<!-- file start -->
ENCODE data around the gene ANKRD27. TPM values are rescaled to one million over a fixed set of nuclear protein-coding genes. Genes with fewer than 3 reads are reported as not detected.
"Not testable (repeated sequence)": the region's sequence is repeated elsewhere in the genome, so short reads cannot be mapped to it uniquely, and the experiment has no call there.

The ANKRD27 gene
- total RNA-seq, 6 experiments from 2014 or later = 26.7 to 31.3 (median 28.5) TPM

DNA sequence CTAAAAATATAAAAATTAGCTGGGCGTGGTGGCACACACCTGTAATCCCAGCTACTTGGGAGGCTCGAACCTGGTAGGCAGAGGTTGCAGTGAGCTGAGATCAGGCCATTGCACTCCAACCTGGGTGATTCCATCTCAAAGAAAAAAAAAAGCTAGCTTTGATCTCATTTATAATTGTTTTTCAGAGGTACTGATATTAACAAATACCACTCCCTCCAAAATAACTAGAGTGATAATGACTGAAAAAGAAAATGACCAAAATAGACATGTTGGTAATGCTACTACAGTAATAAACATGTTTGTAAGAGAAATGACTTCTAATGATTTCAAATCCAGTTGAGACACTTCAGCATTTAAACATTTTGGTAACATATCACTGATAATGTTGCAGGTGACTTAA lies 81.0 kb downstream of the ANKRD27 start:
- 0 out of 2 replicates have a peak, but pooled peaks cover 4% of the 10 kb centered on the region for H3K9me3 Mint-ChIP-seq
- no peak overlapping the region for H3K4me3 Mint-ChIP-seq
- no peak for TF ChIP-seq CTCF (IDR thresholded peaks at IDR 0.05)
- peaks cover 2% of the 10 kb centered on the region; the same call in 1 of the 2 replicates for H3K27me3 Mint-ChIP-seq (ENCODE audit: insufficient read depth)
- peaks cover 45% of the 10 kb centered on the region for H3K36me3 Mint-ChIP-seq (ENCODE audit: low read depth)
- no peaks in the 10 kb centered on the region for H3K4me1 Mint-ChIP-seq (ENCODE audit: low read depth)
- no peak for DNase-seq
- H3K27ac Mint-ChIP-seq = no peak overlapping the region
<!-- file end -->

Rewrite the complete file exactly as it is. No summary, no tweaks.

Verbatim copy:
ENCODE data around the gene ANKRD27. TPM values are rescaled to one million over a fixed set of nuclear protein-coding genes. Genes with fewer than 3 reads are reported as not detected.
"Not testable (repeated sequence)": the region's sequence is repeated elsewhere in the genome, so short reads cannot be mapped to it uniquely, and the experiment has no call there.

The ANKRD27 gene
- total RNA-seq, 6 experiments from 2014 or later = 26.7 to 31.3 (median 28.5) TPM

DNA sequence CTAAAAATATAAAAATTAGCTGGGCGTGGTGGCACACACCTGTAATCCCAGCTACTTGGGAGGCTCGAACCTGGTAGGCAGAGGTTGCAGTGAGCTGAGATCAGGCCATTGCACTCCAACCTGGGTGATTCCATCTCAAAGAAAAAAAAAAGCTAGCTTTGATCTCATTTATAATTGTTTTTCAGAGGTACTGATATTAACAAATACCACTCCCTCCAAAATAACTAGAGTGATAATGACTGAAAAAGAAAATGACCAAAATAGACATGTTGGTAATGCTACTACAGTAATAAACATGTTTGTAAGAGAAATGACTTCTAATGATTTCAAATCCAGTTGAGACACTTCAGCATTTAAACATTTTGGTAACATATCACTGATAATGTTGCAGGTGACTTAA lies 81.0 kb downstream of the ANKRD27 start:
- 0 out of 2 replicates have a peak, but pooled peaks cover 4% of the 10 kb centered on the region for H3K9me3 Mint-ChIP-seq
- no peak overlapping the region for H3K4me3 Mint-ChIP-seq
- no peak for TF ChIP-seq CTCF (IDR thresholded peaks at IDR 0.05)
- peaks cover 2% of the 10 kb centered on the region; the same call in 1 of the 2 replicates for H3K27me3 Mint-ChIP-seq (ENCODE audit: insufficient read depth)
- peaks cover 45% of the 10 kb centered on the region for H3K36me3 Mint-ChIP-seq (ENCODE audit: low read depth)
- no peaks in the 10 kb centered on the region for H3K4me1 Mint-ChIP-seq (ENCODE audit: low read depth)
- no peak for DNase-seq
- H3K27ac Mint-ChIP-seq = no peak overlapping the region